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Mariel Fiori, Managing Editor and Co-founder of La Voz
Mariel Fiori, Managing Editor and Co-founder of La Voz


Bridge to unemployment program

Por Mariel Fiori
February 2023
On Wednesday, January 18, in various parts of New York State, from Long Island to Syracuse, through Westchester and Albany, and of course in our beloved Hudson Valley as well, excluded workers, activists, and elected officials officially launched the campaign to Provide excluded workers with permanent access to financial assistance when they lose their job. This would transform New York's unemployment insurance (UI) system and upgrade the safety net with an economy increasingly driven by freelance and temporary work. What do they mean by excluded? The measure would affect independent workers, undocumented workers, digital media workers, artists, photographers, and those recently released from prison, that is, some 750,000 people throughout the state. 

In the Hudson Valley, the event resulted in a vigil, rally, and march through the cold streets of Kingston in front of Holy Cross Episcopal Church. This month's cover image reflects just that event. “We are here for a cause, fighting for our rights. For years we have been excluded, many of us from state pandemic relief, health insurance. Immigrants pay taxes, we contribute to the economy in many ways. It is important that we come together to keep fighting for this fund so that the state provides a safety net for all workers,” said Nelson, a member of the Columbia County Sanctuary Movement.

The workers called on Gov. Kathy Hochul and the legislature to include $500 million in the state budget for the Unemployment Bridge Program, which would run parallel to the state's unemployment insurance program and provide workers $1,200 a month if they lose their job, the average UI rate offered to other workers.

That day they also called for an increase in the minimum wage in our state, through the Raise Up NY coalition campaign. Participating organizations include Columbia County Sanctuary Movement, Center for Workers' Rights (WJCNY), Ulster County Immigrant Advocacy Network (UIDN), For the Many, Hudson Catskill Housing Coalition, New York Immigration Coalition, Saratoga Immigration Coalition, Northeast New York Coalition for Occupational Safety and Health, and Northeast Dutchess Immigrant Services, among others.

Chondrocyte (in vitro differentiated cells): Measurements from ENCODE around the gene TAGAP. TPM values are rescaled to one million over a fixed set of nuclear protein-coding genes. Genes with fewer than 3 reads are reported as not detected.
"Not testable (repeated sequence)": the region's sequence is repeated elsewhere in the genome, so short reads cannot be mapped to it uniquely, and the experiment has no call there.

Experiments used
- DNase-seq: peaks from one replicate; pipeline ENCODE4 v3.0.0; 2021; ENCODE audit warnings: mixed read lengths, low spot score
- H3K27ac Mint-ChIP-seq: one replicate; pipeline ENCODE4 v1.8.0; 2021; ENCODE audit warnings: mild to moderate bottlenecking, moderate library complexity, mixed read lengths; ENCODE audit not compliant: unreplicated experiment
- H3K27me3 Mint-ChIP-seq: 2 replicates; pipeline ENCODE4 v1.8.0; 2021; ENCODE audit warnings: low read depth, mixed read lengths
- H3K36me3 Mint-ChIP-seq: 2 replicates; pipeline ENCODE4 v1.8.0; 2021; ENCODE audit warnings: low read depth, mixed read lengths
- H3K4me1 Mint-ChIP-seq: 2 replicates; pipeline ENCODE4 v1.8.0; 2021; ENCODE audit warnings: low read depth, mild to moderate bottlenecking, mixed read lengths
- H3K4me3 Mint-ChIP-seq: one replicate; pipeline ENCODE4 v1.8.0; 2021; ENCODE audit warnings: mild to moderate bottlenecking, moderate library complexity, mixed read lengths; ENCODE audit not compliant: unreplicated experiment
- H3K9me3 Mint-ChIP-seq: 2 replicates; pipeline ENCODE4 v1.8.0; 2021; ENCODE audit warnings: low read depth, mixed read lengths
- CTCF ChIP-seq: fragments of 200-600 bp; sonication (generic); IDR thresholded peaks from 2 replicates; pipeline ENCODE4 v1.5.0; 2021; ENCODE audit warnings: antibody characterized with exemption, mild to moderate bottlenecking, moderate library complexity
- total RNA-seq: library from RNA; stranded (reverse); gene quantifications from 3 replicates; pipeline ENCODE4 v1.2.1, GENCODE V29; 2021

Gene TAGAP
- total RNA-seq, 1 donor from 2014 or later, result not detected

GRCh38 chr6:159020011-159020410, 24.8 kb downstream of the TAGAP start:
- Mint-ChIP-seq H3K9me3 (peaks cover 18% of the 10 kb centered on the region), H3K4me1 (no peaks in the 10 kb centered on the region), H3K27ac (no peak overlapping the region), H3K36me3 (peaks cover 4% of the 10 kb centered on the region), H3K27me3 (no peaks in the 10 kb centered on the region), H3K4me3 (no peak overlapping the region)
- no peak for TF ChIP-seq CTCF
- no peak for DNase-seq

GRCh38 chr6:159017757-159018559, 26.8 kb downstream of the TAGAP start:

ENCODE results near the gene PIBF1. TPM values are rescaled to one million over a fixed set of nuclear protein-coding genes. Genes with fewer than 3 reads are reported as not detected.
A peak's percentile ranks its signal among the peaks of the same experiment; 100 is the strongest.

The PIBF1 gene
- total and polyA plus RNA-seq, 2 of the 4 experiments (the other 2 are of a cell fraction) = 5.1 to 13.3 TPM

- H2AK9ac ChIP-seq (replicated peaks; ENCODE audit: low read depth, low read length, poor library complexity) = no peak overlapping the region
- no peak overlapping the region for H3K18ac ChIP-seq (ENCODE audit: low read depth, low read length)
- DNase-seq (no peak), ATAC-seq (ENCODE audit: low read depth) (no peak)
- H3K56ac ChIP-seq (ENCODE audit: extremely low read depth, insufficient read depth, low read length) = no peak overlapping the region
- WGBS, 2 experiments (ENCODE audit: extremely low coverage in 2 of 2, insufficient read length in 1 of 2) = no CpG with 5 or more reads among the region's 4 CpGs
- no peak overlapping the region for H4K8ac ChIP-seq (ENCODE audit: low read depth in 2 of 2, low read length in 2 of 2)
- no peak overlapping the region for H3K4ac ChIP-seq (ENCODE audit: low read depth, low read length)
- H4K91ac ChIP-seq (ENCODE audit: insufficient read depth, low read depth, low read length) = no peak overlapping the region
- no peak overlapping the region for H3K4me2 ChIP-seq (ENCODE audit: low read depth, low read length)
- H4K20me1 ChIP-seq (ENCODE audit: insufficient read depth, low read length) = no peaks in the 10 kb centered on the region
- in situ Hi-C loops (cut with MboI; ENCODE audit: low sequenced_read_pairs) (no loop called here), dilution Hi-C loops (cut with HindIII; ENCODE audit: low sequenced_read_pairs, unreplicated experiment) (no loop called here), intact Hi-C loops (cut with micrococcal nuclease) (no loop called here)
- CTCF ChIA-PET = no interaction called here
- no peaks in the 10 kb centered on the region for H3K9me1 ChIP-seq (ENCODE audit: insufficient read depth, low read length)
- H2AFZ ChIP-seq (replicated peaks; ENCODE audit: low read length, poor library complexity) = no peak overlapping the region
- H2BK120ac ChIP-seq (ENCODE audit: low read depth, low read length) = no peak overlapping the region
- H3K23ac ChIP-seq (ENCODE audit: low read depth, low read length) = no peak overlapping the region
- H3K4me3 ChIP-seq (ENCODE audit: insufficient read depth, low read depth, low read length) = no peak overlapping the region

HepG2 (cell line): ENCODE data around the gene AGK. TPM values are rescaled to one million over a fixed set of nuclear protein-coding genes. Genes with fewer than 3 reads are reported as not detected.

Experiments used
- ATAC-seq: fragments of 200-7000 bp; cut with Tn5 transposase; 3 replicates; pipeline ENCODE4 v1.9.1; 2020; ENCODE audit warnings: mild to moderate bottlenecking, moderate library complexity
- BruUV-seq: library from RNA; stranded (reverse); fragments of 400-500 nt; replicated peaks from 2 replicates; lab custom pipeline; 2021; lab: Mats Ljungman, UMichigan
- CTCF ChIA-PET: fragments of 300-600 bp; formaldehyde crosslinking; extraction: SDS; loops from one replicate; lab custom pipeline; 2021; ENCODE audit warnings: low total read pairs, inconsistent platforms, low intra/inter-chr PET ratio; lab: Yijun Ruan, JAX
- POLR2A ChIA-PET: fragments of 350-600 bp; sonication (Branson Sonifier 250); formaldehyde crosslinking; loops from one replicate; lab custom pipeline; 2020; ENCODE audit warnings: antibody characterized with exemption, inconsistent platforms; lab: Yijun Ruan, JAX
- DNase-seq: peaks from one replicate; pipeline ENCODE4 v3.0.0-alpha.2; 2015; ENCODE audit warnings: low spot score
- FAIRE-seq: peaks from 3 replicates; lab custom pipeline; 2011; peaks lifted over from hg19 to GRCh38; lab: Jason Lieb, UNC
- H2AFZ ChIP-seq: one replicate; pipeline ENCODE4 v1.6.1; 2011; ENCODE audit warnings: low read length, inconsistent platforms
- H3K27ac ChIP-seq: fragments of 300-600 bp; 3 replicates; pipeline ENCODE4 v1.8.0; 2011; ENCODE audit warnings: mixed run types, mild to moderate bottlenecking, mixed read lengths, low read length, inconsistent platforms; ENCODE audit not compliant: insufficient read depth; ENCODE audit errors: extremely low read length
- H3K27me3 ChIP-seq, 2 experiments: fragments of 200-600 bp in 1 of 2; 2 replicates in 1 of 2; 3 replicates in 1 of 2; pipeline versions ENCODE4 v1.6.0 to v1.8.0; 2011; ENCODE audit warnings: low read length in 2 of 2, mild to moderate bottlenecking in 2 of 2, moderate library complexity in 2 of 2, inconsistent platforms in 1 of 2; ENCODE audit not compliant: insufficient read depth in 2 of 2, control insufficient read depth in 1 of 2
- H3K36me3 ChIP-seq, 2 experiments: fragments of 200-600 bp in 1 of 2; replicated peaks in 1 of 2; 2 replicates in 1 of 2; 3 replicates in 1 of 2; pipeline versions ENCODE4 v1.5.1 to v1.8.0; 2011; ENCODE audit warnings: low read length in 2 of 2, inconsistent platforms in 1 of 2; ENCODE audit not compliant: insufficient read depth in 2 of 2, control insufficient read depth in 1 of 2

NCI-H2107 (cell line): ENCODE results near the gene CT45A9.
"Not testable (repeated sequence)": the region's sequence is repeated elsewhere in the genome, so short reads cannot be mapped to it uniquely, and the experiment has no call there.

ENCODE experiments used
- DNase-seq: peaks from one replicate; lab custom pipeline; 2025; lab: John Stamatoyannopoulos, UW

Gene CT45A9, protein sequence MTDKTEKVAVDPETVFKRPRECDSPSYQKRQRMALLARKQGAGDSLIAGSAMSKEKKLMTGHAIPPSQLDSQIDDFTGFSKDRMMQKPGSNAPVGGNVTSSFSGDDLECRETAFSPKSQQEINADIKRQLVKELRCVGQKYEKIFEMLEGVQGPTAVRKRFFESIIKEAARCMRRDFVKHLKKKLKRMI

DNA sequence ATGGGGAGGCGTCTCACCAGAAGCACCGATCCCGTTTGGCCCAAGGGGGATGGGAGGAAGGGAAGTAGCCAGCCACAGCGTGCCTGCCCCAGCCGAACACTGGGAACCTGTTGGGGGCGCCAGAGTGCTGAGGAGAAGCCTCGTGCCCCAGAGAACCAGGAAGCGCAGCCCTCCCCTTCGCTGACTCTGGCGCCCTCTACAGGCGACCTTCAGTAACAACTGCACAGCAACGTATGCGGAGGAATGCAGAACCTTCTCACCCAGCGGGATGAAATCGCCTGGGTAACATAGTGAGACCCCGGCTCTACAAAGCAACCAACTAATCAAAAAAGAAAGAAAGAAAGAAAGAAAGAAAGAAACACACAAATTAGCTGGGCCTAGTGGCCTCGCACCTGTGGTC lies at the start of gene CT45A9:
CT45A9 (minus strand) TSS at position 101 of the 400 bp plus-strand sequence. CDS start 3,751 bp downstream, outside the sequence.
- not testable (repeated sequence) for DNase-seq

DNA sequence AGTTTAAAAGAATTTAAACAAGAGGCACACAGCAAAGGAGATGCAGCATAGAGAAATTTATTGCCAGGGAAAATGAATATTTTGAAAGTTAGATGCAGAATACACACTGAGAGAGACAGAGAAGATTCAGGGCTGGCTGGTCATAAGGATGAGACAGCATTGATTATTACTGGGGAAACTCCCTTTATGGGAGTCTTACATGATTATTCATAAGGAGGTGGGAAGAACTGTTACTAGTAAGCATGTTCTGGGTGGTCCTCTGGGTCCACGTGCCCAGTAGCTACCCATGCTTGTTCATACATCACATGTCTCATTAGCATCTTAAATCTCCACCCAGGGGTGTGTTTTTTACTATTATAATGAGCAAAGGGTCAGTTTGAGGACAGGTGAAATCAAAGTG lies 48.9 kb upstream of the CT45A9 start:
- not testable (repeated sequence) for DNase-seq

“On its own, New York's $1.5 billion GDP makes it the 10th largest economy in the world, larger than Canada, Russia and South Korea,” explained State Assemblywoman Sarahana Shrestha, “and yet New York York also ranks as the number one state in the country for the largest gap between rich and poor. We cannot remedy this inequality without creating permanent base level income security for our most underpaid and exploited workers.”

According to For the Many, these proposals that are already bills (Raise the Wage Act, S1978/A2204 and Unemployment Bridge Program, S3192) have a real chance of passing this year. Six years ago, New York led the way in becoming one of the first states to raise the minimum wage to $15 an hour, but inflation has made that minimum wage worthless, and the upstate minimum wage is still frozen at $14.20. Salaries should rise with costs. That's why they're calling for the upstate minimum wage to be raised to $21.25 over the next four years and permanently tied to inflation so it goes up every year.

According to organizers, the creation of the Unemployment Bridge Program would transform New York's unemployment safety net system, and could ripple across the country. Before President Franklin Roosevelt signed unemployment insurance into law in 1935, states like Wisconsin led the way, creating state programs that served as the basis for national law. Colorado passed a UI program for permanently excluded workers in 2022. Now New York has the opportunity to follow this story by updating our UI system to reflect our modern economic realities.

I agree with both proposals and hope that a way can be found to approve and implement them effectively.

Mariel Fiori
Managing Editor

*Translated into English by Waleska Brito
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La Voz, Cultura y noticias hispanas del Valle de Hudson



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